By James Wigderson
Special Guest Perspective for the MacIver Institute
When Brookfield is mentioned, thoughts turn to how the city of Brookfield saved Justice David Prosser’s re-election campaign when it was discovered that the city’s votes were not included in the initial tally. That the final vote was so overwhelmingly in favor of Prosser must indicate a conservative community, truly a defender of the taxpayers.
Then we think of Elmbrook, the school district that includes most of Brookfield, Elm Grove, and part of New Berlin. The image evoked is not quite so conservative.
The district made headlines when it held a referendum in 2007 asking for a whopping $108 million for renovations to two high schools, the highest referendum amount ever. When the referendum failed (despite supporters spending over $70,000 in the campaign), the district asked in 2008 for a more “modest” $62.2 million in a referendum that passed. Of that, $21 million was designated to even the number of gyms per high school at four each.
It’s a good thing the ACT scores are so high in the Elmbrook district. The students will well-understand the meaning of the word “opulence” even as they experience it.
Yet they face problems of their own making in the not to distant future. Prior to the passage of Act 10, the budget repair law that limited collective bargaining privileges for public employees, the Elmbrook district was looking at a budget shortfall of $16 million over the next five years. After the implementation of Act 10, the five-year plan for Elmbrook shows a budget shortfall of $11 million, an improvement, but the district must still find some efficiencies.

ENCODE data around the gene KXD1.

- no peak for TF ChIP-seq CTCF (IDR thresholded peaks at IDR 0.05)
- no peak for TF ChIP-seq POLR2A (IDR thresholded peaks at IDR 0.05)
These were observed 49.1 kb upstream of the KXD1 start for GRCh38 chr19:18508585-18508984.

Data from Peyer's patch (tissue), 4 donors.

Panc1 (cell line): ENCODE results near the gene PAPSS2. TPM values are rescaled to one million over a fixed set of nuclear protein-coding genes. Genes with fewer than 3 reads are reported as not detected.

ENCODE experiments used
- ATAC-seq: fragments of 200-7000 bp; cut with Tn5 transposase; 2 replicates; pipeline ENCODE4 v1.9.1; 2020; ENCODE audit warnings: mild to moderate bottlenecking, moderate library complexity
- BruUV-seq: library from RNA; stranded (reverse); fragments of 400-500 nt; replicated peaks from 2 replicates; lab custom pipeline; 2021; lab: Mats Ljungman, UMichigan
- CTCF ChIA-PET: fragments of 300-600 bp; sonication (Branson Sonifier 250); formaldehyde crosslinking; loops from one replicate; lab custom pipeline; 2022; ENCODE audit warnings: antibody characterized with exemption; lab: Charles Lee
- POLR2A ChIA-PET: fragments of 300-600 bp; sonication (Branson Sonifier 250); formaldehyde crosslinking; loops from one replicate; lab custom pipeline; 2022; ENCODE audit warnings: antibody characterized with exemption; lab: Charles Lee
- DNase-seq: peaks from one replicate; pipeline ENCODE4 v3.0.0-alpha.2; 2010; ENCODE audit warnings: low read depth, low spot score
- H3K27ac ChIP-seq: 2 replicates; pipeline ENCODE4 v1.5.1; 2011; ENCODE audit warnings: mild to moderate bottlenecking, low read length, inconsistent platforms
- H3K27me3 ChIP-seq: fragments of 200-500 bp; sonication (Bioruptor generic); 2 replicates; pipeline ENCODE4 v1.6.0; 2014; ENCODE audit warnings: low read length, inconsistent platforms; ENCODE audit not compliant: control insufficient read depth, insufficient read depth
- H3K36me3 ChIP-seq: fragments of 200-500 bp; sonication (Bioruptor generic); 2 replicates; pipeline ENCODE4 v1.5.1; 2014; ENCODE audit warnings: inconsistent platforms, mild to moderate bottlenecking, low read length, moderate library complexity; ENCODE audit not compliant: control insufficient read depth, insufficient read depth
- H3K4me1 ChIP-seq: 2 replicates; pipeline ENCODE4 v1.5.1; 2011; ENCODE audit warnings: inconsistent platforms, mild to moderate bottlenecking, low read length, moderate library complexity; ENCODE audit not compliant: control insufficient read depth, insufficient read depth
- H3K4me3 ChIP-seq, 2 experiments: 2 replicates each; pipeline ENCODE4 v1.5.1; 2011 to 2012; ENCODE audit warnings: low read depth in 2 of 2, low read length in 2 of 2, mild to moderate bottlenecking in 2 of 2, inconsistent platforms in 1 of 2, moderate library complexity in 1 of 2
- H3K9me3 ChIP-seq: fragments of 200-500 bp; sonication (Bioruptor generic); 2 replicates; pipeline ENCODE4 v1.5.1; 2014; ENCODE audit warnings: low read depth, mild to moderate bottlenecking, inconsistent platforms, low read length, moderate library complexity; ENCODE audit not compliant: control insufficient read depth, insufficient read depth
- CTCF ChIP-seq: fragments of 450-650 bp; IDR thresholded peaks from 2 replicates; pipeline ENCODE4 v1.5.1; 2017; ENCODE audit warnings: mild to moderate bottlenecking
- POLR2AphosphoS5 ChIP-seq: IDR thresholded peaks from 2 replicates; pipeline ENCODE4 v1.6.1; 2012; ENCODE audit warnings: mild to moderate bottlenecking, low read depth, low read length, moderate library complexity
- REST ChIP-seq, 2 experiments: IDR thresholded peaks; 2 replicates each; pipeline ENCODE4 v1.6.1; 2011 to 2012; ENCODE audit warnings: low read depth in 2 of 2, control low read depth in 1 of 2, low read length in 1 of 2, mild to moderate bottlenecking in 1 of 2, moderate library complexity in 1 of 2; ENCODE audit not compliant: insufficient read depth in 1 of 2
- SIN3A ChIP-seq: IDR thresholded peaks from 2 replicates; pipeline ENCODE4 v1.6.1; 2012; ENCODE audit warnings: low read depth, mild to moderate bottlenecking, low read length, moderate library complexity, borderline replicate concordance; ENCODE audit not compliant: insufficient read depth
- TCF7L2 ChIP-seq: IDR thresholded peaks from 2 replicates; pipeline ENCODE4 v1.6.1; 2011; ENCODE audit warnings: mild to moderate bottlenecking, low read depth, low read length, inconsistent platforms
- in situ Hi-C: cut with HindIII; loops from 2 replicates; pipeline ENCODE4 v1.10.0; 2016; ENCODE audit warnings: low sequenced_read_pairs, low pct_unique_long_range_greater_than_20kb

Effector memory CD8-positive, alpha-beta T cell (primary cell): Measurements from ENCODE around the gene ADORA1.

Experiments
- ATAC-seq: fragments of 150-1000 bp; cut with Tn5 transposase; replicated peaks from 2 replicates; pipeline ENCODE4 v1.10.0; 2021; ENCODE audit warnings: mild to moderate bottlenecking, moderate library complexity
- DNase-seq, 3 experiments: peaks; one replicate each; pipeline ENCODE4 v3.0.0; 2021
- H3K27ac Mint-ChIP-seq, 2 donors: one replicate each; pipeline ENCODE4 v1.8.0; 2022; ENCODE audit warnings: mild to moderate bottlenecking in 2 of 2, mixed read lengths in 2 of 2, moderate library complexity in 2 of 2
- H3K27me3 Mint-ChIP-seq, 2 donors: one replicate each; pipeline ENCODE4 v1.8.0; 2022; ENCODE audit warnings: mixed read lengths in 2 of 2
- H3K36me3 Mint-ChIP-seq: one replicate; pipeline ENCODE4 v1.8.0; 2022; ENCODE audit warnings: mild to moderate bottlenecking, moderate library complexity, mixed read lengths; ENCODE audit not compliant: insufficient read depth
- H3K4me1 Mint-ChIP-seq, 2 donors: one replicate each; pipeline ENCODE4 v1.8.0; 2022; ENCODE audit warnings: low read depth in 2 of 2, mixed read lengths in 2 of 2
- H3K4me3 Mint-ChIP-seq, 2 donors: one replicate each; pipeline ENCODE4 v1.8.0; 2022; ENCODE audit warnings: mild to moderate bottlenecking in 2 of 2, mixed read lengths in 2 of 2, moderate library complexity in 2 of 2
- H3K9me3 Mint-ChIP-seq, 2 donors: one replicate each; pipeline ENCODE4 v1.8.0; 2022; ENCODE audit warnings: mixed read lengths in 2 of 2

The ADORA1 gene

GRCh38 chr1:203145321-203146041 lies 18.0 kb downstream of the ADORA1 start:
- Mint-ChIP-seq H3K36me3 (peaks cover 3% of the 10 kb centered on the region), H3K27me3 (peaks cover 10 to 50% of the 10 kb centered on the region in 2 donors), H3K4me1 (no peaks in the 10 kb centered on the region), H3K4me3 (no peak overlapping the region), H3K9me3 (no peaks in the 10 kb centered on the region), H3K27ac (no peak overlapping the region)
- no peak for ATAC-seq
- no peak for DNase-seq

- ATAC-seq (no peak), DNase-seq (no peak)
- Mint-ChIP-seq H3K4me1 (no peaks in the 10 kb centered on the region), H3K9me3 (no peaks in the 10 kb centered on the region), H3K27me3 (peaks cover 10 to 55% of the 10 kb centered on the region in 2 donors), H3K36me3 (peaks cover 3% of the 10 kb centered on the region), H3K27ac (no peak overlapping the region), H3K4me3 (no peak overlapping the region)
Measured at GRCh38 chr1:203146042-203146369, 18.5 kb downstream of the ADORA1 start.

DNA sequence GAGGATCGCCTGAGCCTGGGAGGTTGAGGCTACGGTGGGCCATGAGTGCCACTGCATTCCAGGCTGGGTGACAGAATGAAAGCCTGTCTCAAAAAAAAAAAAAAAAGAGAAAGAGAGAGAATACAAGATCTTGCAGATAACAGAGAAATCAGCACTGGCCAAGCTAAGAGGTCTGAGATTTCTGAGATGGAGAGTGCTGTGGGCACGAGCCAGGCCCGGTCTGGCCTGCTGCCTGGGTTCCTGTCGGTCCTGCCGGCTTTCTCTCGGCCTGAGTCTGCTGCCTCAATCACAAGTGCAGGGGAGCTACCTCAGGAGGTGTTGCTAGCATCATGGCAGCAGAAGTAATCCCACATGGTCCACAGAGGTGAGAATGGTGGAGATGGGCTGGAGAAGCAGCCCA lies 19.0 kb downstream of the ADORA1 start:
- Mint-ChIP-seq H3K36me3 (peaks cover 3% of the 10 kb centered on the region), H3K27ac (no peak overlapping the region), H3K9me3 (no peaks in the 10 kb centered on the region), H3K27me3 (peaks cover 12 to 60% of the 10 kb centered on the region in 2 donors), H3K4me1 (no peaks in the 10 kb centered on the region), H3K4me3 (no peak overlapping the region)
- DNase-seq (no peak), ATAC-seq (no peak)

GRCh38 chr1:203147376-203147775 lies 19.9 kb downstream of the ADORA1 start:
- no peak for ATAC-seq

Assistant Superintendent for Finance and Operations Keith Brightman asserts that Act 10 caused the district to make tough cuts in the coming year, including increased class sizes. Even if you accept that assertion, in the long-term the district will benefit from having revenue more aligned with expenses.
In past years under the Qualified Economic Offer, Brightman said the growth in expenses and the growth in revenue were not aligned. While expenses rose nearly 4% every year due to the increase in teacher salaries, the revenue the district was allowed to collect only rose about 2%. Act 10 changes that, bringing the costs more in line with potential revenue.
Adding to the district’s budget woes is the reality of declining enrollment. A study in 2009 predicted enrollment to decline by 7.4 percent through the 2014-15 school year. Less enrollment usually means lower state aid. In Elmbrook’s case that does not matter as much as the district only receives a small amount of basic state educational funding. For Elmbrook, the budget hit comes from the reduced taxing authority, a 5.5% reduction in the per-pupil revenue cap.
Combine that with declining enrollment and pre-existing budget issues and the district was looking at trying to fill an $8 million hole. Act 10 saved the district $4.2 million, but that still meant the district had to find $3.2 million in cuts/savings.